Program for opening of Hills Water Scheme for Perth and Fremantle, 1925 - (TLF R3698 v1.0.0)
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document icon Program for opening of Hills Water Scheme for Perth and Fremantle, 1925

Program for opening of Hills Water Scheme for Perth and Fremantle, 1925
John Curtin Prime Ministerial Library

Description

This is a program commemorating the official opening of the first section of the Hills Water Scheme for Perth and Fremantle, Western Australia, in December 1925. The four-page black-and-white brochure is 12.5 cm x 20 cm.

Educational value

This resource is useful because it:

  • This asset commemorates the opening on 7 December 1925 of the first section of the Hills Water Scheme - the Scheme was constructed to improve the quality and quantity of the water supply to Perth and Fremantle in Western Australia; in May the following year, water from the hills' catchment flowed through pipes to supply the metropolitan area, allowing the bore water supply to be completely shut off, at least for the winter months when rain was plentiful.
  • This asset indicates that WA was undertaking major public works in the construction of a big metropolitan water supply extension scheme in the mid-1920s - the brochure lists the dams that were being built, their average daily discharges and capacities, the length and location of pipelines, the estimated costs and the progress to date of the scheme.
  • This asset provides details about the construction of Churchman's Brook Dam, Wungong Brook Dam, Canning Dam and the network of pipes that was built to carry the water - the combined storage capacity of the dams was 24,200 million gallons (109,106 million litres), and steel pipes with diameters of 16, 30, 36 and 40 inches (40.6, 76.2, 91.4 and 101.6 centimetres) were laid along routes that varied from 1 or 2 miles (about 1.5-3 kilometres) to 16 miles (nearly 26 kilometres) in length.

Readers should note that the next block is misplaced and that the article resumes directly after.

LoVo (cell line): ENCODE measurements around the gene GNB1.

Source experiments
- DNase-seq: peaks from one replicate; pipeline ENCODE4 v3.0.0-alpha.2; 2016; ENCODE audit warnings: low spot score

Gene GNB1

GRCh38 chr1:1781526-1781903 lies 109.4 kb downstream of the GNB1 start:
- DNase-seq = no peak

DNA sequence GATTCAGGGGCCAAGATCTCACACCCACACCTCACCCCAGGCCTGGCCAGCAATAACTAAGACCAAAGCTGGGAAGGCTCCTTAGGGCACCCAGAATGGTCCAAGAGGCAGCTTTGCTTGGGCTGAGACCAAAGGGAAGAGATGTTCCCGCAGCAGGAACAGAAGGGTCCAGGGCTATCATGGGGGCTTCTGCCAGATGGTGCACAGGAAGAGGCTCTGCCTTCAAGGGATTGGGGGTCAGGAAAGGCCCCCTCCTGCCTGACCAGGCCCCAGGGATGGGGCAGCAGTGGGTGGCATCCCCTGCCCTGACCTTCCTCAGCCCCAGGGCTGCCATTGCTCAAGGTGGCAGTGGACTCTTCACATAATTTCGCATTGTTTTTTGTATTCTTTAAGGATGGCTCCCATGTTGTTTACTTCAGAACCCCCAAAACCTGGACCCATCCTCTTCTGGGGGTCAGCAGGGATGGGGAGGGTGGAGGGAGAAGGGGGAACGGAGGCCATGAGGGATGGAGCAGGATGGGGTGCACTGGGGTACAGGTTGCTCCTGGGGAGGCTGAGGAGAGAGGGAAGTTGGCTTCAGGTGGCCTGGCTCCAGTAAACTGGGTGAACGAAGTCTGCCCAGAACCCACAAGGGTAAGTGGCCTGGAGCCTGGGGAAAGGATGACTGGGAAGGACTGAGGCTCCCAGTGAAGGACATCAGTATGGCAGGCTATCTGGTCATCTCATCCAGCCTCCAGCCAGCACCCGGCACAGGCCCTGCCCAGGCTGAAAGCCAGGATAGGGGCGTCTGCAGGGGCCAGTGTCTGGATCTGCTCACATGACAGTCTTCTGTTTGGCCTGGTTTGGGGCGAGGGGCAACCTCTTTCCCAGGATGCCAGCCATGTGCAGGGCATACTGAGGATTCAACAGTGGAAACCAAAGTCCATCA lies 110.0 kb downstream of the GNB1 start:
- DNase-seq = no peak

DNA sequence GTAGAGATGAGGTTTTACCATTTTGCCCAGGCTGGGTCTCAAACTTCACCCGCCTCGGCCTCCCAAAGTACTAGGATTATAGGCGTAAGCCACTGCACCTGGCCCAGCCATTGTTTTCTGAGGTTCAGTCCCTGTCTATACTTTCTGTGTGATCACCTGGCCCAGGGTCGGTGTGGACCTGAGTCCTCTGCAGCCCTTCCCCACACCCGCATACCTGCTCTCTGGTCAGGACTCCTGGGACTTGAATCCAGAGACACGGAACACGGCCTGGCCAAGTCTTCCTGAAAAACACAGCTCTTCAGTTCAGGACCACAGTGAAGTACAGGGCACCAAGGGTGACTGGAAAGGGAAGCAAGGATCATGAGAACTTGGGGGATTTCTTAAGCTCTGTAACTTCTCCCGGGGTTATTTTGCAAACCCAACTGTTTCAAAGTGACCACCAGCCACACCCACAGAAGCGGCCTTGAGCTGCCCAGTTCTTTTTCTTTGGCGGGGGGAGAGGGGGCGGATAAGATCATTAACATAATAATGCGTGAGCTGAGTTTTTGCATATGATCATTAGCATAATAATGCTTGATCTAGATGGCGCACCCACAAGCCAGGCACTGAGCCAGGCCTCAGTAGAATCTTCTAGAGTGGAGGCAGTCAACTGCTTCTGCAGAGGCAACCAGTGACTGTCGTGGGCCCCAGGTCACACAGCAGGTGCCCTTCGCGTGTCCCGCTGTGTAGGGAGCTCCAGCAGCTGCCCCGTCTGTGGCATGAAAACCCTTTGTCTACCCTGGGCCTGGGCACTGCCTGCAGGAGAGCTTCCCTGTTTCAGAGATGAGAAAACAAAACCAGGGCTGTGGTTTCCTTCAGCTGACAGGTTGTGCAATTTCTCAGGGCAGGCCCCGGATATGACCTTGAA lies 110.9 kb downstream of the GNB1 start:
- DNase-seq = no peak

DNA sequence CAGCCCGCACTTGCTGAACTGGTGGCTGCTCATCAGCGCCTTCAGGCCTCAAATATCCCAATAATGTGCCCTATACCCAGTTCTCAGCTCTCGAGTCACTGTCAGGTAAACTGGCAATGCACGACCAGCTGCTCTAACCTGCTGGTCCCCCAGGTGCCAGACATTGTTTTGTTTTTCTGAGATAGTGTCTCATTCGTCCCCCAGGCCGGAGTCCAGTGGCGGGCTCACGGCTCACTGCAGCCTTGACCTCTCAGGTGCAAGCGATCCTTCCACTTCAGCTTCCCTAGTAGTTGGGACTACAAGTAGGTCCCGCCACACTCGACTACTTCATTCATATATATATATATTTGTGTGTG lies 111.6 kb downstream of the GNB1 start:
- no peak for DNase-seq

• This asset provides a range of statistics about the Metropolitan Water and Sewerage District and Armadale Water District in 1924-25 - for example, the principal sources of supply, their capacities and average daily draws are given, revealing that over 60 per cent of the water supply came from 13 bores, while the remainder was drawn from Victoria Reservoir, Mundaring, Lower Bickley, Bickley Pipe Head Dam and Armadale-Narrogin Brook Pipe Head Dam.
  • This asset shows a view of the hills around Perth and the clothing of men in the 1920s - the drawing on the front of the brochure depicts Churchman's Brook, with a number of men watching water being diverted into pipes at the reservoir.
  • This asset gives an example of an official ceremony to mark a significant event in Western Australia that was attended by a number of important public figures - the program notes the schedule for the opening as: 'INSPECTION OF CHURCHMAN'S BROOK DAM UNDER CONSTRUCTION. OFFICIAL TURNING ON OF WATER BY MINISTER AT VALVE HOUSE SITE AT KELMSCOTT. SPEECHES BY MINISTER FOR WATER SUPPLY SUPPORTED BY HON. THE PREMIER (HON. P. COLLIER, M.L.A.) HON. SIR JAMES MITCHELL, K.C.M.G., M.L.A. HON. W. J. GEORGE C.M.G., M.L.A. HIS WORSHIP THE MAYOR OF PERTH, AND HIS WORSHIP THE MAYOR OF FREMANTLE.'.
  • This asset indicates that Alex McCallum (1877-1935), Minister for Water Supply, Sewerage and Drainage in the first Collier Labor government (1934-40), officially opened the first section of the Hills Water Scheme - McCallum had been General Secretary of the WA Labour Federation from 1911 to 1921, before being elected as member of State Parliament for South Fremantle; he served as a Cabinet Minister in the Collier Governments, Deputy Premier and then as Chairman of the Agricultural Bank.
  • This asset shows the unofficial emblem of Western Australia at the time on the front of the brochure: a crest which featured a lion and a unicorn above a black swan and the motto 'Cygnis insignis' (a Latin pun meaning 'Distinguished for swans') - WA's coat of arms had its origins in 1829, when British settlers established the Swan River colony and adopted the black swan and the motto as an emblem; the coat of arms, which now features two kangaroos and a swan and carries no motto, was given official sanction when Queen Elizabeth II (born 1926, Queen from 1952) granted arms to the state in 1969; the black swan was proclaimed as WA's bird emblem in 1973.